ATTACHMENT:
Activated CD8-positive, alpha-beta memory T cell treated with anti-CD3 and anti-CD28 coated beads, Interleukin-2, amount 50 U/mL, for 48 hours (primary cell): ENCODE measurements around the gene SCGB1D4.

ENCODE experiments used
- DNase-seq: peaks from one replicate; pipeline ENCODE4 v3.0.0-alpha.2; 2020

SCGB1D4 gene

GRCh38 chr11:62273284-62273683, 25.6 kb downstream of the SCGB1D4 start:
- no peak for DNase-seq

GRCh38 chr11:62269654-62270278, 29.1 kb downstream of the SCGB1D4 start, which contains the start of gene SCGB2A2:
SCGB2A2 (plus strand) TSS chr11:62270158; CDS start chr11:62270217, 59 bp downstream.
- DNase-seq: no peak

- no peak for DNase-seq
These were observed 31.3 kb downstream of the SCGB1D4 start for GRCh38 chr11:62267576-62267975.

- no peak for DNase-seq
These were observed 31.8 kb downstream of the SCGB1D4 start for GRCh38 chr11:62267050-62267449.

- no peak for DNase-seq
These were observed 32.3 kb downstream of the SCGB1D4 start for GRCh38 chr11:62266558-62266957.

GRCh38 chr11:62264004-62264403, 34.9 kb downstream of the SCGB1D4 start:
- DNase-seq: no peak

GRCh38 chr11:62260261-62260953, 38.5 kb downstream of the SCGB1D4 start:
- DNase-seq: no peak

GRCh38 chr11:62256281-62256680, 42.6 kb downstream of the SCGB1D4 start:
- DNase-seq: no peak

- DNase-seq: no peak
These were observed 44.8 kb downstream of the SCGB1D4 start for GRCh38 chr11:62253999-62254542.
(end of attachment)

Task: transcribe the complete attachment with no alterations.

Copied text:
Activated CD8-positive, alpha-beta memory T cell treated with anti-CD3 and anti-CD28 coated beads, Interleukin-2, amount 50 U/mL, for 48 hours (primary cell): ENCODE measurements around the gene SCGB1D4.

ENCODE experiments used
- DNase-seq: peaks from one replicate; pipeline ENCODE4 v3.0.0-alpha.2; 2020

SCGB1D4 gene

GRCh38 chr11:62273284-62273683, 25.6 kb downstream of the SCGB1D4 start:
- no peak for DNase-seq

GRCh38 chr11:62269654-62270278, 29.1 kb downstream of the SCGB1D4 start, which contains the start of gene SCGB2A2:
SCGB2A2 (plus strand) TSS chr11:62270158; CDS start chr11:62270217, 59 bp downstream.
- DNase-seq: no peak

- no peak for DNase-seq
These were observed 31.3 kb downstream of the SCGB1D4 start for GRCh38 chr11:62267576-62267975.

- no peak for DNase-seq
These were observed 31.8 kb downstream of the SCGB1D4 start for GRCh38 chr11:62267050-62267449.

- no peak for DNase-seq
These were observed 32.3 kb downstream of the SCGB1D4 start for GRCh38 chr11:62266558-62266957.

GRCh38 chr11:62264004-62264403, 34.9 kb downstream of the SCGB1D4 start:
- DNase-seq: no peak

GRCh38 chr11:62260261-62260953, 38.5 kb downstream of the SCGB1D4 start:
- DNase-seq: no peak

GRCh38 chr11:62256281-62256680, 42.6 kb downstream of the SCGB1D4 start:
- DNase-seq: no peak

- DNase-seq: no peak
These were observed 44.8 kb downstream of the SCGB1D4 start for GRCh38 chr11:62253999-62254542.